Numerous organizations look for the services of volunteers, however the vast majority require at least a minimal grasp of Spanish, a minimum commitment of several weeks or months, as well as fees (anywhere from $10 per day to $700 per month) to cover the costs of room and board. Volunteers can work in conservation programs, help street kids, teach, build nature trails, construct websites, do medical or agricultural work – the possibilities are endless. Many jungle lodges also accept volunteers for long-term stays. To keep your volunteer costs down, your best bet is to look when you get to Ecuador.
South American Explorers in Quito has a volunteer section where current offerings are posted. The classifieds section on Ecuador Explorer (www.ecuadorexplorer.com) has a long list of organizations seeking volunteers.
AmaZOOnico (www.amazoonicorescuecenter.com) Accepts volunteers for the animal-rehabilitation sector.
Andean Bear Conservation Project (www.andeanbear.org) The Andean Bear Conservation Project trains volunteers as bear trackers. Hike through remote cloud forest to track the elusive spectacled bear, whose predilection for sweet corn is altering its wild behavior. Other jobs here include maintaining trails and working with local farmers to replenish cornfields ravaged by bears (to discourage bear hunting). Volunteers can come for as little as a week, but a month ($700) is recommended.
Bosque Nublado Santa Lucia (www.santaluciaecuador.com) Community-based ecotourism project in the cloud forests of northwest Ecuador. It regularly contracts volunteers to work in reforestation, trail maintenance, construction, teaching English and more.
FEVI (www.fevi.org) The Fund for Intercultural Education & Community Volunteer Serviceworks with children, the elderly, women’s groups and indigenous communities throughout Ecuador.
Fundación Arte del Mundo Runs an after-school arts and reading program, and also has a free language exchange Tuesdays at 7pm.
Inti Sisa (www.intisisa.org) In Guamote, this hostel has info on volunteer opportunities in early-childhood education.
Junto con los Niños (www.juconi.org.ec) Organization that works with street kids in the slum areas of Guayaquil. One-month minimum preferred.
Merazonia (www.merazonia.org) A central highlands refuge for injured animals.
New Era Galápagos Foundation (www.neweragalapagos.org) Nonprofit offering volunteerships focused on community empowerment and sustainable tourism in the Galápagos. Volunteers live and work on Isla San Cristóbal.
Progreso Verde (www.progresoverde.org) Accepts volunteers for reforestation, organic farming, teaching and other areas.
Reserva Biológica Los Cedros (www.reservaloscedros.org) This biological reserve in the cloud forests of the western Andean slopes often needs volunteers.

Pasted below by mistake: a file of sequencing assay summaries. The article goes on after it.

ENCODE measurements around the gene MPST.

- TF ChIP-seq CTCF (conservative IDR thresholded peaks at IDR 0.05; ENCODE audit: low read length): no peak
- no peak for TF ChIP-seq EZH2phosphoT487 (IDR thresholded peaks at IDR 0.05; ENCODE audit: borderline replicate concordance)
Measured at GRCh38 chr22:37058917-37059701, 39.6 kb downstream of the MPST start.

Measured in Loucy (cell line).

Río Muchacho Organic Farm At Río Muchacho Organic Farm, guests and locals get their hands dirty learning about sustainable farming practices. There are short programs from one to three days, plus month-long courses ($1200). You can volunteer here for $300 per month. Most people come here on a three-day, two-night tour costing $172 per person, with discounts for larger groups. Guest groups are kept small and reservations are a must. On the accommodation front, cabins are Thoreau-approved-rustic, with shared showers and composting toilets. The coveted spot is a tree-house bunk. Lying along the river of the same name, this tropical organic farm is reached by a rough 8km track branching inland from the road north of Canoa. Transportation to the farm is normally on horseback, which is how the local montubios (coastal farmers) get around.
Siempre Verde Get off the road just before Santa Rosa for the two-hour walk into Siempre Verde, a small community-run research station supporting tropical-conservation education with excellent hiking and bird-watching. Students and researchers are welcome with prior arrangement.
Yanapuma Foundation Offers a number of ways for volunteers to get involved: teaching English, building houses in remote communities, helping with reforestation projects or taking part in coastal clean-ups. Stop by its Quito headquarters and language school for more information.
Although Ecuador has a low unemployment rate, the under-employment rate is high (above 50%), so finding work isn’t easy. Officially, you need a worker’s visa to be allowed to work in Ecuador. Aside from the occasional position at a tourist lodge or expat bar, there is little opportunity for paid work. The one exception is teaching English.
Most paid English-teaching job openings are in Quito and Guayaquil. Schools sometimes advertise for teachers on the bulletin boards of hotels and restaurants. Pay is just enough to live on unless you’ve acquired a full-time position from home. If you have a bona-fide teaching credential, so much the better. Schools such as the American School in Quito will often hire teachers of mathematics, biology and other subjects, and may help you get a work visa. They also pay much better than the language schools. Check ads in local hotels and newspapers. One of the best online English-teaching resources, complete with job boards, is Dave's ESL Cafe (www.eslcafe.com).
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